The access and availability of real-time data has immense value for businesses. Particularly across their supply chain, knowing where the “good buy” can be found is as significant as developing a new business operation entirely. This idea of finding the good buy is built into procurement best practices.
Furthermore, purchasing and procurement activities are constantly becoming a competitive factor for companies. Especially within manufacturing, on average, a high volume of supply turnover is around 50%. As a result a number of sophisticated techniques and systems have been developed to help businesses reduce costs and compete better.
However even with the best intentions in mind, it can be easy for any business regardless of size to lose sight of where their sources of waste lay. Among those sources of waste, and one of the more difficult to find and fix is “maverick” spending. So what is maverick spending then?
Maverick spending is the expense resulting from purchases that are breaking the rules established by corporate procedures. Maverick spending either intentionally ignores defined Procurement processes or are simply by purchasing mistakes that aren’t in accordance with previous negotiated purchasing terms.
What can businesses do to eliminate or at least curb this phenomenon?
Forrester cited three essential options businesses can use to reduce the prevalence of maverick spending:
- Focus on purchasing from suppliers who have pre-approved prices by the organization (eg. Framework Agreements, e-catalog etc.).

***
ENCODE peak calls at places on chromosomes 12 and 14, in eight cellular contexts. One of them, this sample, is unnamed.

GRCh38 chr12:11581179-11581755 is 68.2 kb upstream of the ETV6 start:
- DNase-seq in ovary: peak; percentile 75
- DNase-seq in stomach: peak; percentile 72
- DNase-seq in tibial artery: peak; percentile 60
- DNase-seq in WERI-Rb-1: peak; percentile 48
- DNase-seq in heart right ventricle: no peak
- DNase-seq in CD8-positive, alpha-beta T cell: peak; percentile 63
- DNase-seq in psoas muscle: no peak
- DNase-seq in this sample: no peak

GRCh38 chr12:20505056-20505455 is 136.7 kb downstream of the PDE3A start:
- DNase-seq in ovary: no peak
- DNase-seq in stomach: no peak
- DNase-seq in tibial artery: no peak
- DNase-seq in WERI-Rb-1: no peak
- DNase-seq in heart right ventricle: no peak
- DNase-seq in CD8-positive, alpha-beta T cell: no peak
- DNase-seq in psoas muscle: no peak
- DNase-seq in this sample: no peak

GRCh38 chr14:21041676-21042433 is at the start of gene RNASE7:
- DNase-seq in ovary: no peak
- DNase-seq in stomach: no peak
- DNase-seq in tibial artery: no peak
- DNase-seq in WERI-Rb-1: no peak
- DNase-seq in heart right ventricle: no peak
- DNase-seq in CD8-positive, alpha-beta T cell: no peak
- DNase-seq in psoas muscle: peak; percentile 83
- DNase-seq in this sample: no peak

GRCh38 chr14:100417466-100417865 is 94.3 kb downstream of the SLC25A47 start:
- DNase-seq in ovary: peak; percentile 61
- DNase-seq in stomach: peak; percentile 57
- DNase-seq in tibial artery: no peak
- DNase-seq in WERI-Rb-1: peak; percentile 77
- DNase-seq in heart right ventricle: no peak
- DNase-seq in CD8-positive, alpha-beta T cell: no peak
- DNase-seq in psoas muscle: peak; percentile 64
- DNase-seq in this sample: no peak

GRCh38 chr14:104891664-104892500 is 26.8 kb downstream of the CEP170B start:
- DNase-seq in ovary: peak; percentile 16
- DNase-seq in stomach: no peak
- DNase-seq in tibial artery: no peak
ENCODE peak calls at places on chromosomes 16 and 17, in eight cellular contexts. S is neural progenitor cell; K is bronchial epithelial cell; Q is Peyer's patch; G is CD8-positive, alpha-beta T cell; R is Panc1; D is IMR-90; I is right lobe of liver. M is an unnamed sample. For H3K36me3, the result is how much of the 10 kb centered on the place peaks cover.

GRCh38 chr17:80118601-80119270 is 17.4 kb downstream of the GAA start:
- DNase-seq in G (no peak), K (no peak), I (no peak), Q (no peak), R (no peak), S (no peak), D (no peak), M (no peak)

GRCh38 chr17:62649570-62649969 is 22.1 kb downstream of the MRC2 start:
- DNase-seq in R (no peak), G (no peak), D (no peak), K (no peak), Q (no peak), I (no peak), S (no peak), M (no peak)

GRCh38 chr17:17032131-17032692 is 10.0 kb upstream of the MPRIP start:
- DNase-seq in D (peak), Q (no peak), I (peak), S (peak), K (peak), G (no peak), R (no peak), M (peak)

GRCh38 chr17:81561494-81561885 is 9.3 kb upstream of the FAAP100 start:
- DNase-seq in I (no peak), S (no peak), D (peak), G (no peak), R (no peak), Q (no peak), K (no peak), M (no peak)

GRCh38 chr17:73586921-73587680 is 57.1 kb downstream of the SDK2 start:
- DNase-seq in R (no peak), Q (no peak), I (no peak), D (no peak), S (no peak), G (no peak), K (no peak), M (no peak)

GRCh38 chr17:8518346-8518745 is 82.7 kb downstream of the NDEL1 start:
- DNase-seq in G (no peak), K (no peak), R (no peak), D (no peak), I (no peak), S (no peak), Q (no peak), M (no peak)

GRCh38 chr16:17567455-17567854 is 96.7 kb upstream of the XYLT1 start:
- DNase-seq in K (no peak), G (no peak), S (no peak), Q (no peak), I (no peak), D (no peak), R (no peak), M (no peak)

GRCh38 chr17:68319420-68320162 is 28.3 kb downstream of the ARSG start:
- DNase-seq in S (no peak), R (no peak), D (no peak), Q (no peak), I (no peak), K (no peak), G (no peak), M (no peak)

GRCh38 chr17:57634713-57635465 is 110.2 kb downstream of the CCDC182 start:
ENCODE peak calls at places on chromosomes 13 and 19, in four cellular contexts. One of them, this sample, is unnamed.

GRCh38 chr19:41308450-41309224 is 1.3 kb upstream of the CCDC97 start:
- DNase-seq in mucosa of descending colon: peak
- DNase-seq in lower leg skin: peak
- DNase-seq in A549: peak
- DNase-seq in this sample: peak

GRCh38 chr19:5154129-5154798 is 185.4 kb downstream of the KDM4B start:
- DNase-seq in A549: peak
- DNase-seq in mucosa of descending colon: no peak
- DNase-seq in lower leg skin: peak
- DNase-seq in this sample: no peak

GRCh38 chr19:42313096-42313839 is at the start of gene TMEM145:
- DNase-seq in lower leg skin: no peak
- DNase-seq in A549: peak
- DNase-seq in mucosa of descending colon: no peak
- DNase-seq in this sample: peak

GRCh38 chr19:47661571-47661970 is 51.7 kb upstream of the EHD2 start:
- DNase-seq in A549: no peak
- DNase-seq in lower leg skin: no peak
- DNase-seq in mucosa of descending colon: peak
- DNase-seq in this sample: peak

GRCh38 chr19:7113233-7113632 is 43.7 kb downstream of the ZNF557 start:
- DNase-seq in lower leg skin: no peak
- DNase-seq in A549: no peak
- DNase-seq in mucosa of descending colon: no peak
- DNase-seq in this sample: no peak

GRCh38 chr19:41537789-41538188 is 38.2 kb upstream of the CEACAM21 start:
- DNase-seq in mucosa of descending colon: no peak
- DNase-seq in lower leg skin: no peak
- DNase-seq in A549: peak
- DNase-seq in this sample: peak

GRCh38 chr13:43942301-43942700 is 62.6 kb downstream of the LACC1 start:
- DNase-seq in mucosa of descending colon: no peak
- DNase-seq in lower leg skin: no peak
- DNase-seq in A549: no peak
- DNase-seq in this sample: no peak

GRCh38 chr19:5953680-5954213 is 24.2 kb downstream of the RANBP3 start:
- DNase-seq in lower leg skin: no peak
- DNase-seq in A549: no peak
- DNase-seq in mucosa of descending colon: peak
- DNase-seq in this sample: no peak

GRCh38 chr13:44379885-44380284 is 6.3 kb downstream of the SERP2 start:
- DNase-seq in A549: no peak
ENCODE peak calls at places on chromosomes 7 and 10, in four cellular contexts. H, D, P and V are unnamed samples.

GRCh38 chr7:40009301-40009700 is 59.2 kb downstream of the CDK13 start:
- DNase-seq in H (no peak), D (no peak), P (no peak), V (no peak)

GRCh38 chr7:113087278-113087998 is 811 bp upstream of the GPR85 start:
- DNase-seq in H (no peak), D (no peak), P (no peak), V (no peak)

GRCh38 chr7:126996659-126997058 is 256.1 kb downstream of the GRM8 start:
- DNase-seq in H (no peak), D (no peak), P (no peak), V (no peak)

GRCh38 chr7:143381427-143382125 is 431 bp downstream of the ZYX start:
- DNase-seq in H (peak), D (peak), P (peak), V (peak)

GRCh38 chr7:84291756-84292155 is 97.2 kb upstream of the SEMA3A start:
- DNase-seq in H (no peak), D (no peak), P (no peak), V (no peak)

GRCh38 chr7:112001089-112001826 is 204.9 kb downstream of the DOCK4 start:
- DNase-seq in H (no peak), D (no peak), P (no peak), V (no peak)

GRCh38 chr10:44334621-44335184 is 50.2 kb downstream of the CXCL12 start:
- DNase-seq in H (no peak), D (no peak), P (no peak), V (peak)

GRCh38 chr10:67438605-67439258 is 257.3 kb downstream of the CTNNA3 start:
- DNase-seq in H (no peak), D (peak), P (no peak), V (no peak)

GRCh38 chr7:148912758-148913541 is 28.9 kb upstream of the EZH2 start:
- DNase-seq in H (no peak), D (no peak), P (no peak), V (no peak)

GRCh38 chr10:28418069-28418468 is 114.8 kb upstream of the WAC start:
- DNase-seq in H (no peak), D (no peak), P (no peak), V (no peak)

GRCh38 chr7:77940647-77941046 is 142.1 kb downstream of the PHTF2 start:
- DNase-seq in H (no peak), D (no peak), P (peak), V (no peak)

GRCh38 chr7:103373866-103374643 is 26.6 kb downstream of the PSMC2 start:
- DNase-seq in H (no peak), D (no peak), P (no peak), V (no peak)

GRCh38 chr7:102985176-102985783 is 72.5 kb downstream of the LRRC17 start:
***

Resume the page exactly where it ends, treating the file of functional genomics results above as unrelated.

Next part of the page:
The main goal is not to lose the already discussed discounts and benefits. As such some companies use electronic calatogs to achieve this goal. E-Catalogs prove useful because they are online portals that anyone can use to purchase approved standard commodity items, such as stationary, computer equipment, tooling, hardware and etc. The use of these catalog lists ensures a proper negotiated price between vendors and buyers is maintained, and generally can offer significant discounts compared to market prices. Another advantage is the simplification of the passive payments cycle. Suppliers and approvers are able to control and manage their work-flow in a manner that reflects the organizations processes. Moreover, the negotiation of item prices in an e-catalog will allow a significant reduction in inventory turn-over and delivery times.
- Enable purchase approval systems.
Organizations need to have policies and systems that will allow employees to purchase goods and services without constant supervision. The work-flow of purchase approvals should therefore take into account the responsibilities of the buyers and the responsibilities of management to control the approved budget.
- Reduce delays and errors when processing invoices.
The accounting department of most companies spends more than 25% of their time resolving errors (such as invoices that do not refer to a PO or misalignment on the quantity and / or the price, than expected).
As noted by Forrester, companies that combine tools of e-procurement and e-invoicing can achieve excellent performance in terms of compatibility with twice the probability than any other.
Forrester has some great suggestions, but let’s analyze the maverick spending phenomenon in more detail.